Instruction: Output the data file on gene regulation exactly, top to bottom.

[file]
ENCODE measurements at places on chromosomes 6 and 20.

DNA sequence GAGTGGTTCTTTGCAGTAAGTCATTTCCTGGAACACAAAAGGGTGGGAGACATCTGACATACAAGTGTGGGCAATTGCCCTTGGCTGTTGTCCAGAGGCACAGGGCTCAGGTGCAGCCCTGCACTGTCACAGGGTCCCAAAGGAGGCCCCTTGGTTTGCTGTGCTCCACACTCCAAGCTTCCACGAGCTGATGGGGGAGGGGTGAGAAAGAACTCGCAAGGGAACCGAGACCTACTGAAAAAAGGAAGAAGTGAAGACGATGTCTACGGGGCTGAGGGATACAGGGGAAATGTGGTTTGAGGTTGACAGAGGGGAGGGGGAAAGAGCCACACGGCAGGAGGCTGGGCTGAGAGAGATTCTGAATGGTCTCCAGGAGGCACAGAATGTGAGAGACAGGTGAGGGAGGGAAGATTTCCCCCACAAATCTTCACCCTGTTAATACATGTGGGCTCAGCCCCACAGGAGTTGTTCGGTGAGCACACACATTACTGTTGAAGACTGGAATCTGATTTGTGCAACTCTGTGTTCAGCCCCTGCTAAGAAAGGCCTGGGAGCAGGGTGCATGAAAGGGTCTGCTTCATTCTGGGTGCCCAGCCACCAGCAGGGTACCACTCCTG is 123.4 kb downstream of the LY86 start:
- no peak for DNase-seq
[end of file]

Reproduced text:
ENCODE measurements at places on chromosomes 6 and 20.

DNA sequence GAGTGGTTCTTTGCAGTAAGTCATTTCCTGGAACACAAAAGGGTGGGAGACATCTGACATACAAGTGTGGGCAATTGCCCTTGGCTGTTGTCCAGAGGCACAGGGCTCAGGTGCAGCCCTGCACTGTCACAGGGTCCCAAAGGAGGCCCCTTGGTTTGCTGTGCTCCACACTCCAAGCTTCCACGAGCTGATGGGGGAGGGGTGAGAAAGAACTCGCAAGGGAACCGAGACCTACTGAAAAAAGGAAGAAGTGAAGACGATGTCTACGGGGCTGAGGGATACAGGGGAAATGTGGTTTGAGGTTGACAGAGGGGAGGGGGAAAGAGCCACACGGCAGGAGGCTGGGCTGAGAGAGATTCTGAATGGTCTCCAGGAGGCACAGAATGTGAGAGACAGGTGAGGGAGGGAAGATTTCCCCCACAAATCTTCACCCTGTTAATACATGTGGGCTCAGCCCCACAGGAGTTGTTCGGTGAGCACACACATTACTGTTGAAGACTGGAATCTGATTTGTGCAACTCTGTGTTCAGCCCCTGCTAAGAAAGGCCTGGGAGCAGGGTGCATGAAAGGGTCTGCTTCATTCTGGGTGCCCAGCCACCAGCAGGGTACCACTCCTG is 123.4 kb downstream of the LY86 start:
- no peak for DNase-seq